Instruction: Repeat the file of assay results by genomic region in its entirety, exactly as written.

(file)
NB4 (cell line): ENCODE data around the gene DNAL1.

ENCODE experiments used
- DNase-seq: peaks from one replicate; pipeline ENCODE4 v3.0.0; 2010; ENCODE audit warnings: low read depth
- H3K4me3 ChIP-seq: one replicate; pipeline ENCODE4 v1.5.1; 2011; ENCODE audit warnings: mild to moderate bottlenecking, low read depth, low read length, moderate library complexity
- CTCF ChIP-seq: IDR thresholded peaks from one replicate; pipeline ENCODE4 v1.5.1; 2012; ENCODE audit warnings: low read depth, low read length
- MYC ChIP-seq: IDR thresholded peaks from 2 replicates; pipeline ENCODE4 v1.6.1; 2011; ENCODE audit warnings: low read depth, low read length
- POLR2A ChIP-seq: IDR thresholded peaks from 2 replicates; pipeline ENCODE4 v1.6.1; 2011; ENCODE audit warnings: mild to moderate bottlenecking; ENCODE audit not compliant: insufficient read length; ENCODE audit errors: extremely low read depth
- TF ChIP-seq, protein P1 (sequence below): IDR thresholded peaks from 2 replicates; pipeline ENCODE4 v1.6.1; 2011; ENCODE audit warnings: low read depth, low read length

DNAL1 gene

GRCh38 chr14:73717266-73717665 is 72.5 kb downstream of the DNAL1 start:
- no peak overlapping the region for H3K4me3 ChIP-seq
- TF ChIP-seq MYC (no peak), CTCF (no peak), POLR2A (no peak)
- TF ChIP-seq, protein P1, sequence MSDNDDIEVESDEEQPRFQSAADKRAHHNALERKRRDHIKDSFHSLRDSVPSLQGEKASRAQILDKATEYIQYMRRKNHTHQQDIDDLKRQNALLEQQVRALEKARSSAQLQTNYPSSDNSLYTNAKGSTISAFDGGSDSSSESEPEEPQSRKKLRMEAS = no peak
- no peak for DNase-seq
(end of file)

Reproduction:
NB4 (cell line): ENCODE data around the gene DNAL1.

ENCODE experiments used
- DNase-seq: peaks from one replicate; pipeline ENCODE4 v3.0.0; 2010; ENCODE audit warnings: low read depth
- H3K4me3 ChIP-seq: one replicate; pipeline ENCODE4 v1.5.1; 2011; ENCODE audit warnings: mild to moderate bottlenecking, low read depth, low read length, moderate library complexity
- CTCF ChIP-seq: IDR thresholded peaks from one replicate; pipeline ENCODE4 v1.5.1; 2012; ENCODE audit warnings: low read depth, low read length
- MYC ChIP-seq: IDR thresholded peaks from 2 replicates; pipeline ENCODE4 v1.6.1; 2011; ENCODE audit warnings: low read depth, low read length
- POLR2A ChIP-seq: IDR thresholded peaks from 2 replicates; pipeline ENCODE4 v1.6.1; 2011; ENCODE audit warnings: mild to moderate bottlenecking; ENCODE audit not compliant: insufficient read length; ENCODE audit errors: extremely low read depth
- TF ChIP-seq, protein P1 (sequence below): IDR thresholded peaks from 2 replicates; pipeline ENCODE4 v1.6.1; 2011; ENCODE audit warnings: low read depth, low read length

DNAL1 gene

GRCh38 chr14:73717266-73717665 is 72.5 kb downstream of the DNAL1 start:
- no peak overlapping the region for H3K4me3 ChIP-seq
- TF ChIP-seq MYC (no peak), CTCF (no peak), POLR2A (no peak)
- TF ChIP-seq, protein P1, sequence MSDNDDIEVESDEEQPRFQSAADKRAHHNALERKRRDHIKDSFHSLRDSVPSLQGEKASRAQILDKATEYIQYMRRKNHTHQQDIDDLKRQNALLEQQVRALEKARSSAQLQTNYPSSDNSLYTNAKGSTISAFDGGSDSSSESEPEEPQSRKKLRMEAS = no peak
- no peak for DNase-seq